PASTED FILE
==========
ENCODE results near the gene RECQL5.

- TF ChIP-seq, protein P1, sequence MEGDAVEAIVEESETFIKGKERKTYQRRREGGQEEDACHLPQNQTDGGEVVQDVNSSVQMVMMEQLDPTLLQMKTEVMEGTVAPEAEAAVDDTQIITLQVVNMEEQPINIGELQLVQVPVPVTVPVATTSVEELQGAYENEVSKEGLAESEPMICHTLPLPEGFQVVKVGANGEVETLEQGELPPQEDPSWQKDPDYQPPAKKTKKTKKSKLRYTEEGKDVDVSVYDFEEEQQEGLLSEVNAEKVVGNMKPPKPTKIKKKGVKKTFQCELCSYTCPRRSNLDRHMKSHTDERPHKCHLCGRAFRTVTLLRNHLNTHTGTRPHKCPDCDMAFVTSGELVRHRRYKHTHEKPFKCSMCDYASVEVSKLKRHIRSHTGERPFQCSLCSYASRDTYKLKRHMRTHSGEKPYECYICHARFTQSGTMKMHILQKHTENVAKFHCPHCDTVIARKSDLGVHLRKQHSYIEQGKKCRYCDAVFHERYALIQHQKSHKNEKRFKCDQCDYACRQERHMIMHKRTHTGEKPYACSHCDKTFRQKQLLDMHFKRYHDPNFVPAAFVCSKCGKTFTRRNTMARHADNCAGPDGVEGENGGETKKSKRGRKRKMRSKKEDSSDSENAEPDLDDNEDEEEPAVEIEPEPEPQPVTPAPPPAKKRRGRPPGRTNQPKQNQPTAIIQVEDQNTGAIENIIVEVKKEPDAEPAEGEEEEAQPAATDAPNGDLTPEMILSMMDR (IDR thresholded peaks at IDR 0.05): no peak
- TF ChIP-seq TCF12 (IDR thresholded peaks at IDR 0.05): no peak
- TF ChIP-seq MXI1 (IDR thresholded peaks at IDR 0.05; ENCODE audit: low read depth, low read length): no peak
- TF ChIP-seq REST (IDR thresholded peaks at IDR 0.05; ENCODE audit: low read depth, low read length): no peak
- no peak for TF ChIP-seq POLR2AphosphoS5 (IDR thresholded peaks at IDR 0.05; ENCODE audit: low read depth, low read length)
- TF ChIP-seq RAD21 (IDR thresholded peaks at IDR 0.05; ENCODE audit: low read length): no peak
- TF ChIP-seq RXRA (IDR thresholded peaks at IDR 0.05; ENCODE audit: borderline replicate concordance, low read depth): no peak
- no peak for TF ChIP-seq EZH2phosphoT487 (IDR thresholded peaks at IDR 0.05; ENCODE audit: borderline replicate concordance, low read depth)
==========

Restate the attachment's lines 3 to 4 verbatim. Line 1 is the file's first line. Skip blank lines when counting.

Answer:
- TF ChIP-seq TCF12 (IDR thresholded peaks at IDR 0.05): no peak
- TF ChIP-seq MXI1 (IDR thresholded peaks at IDR 0.05; ENCODE audit: low read depth, low read length): no peak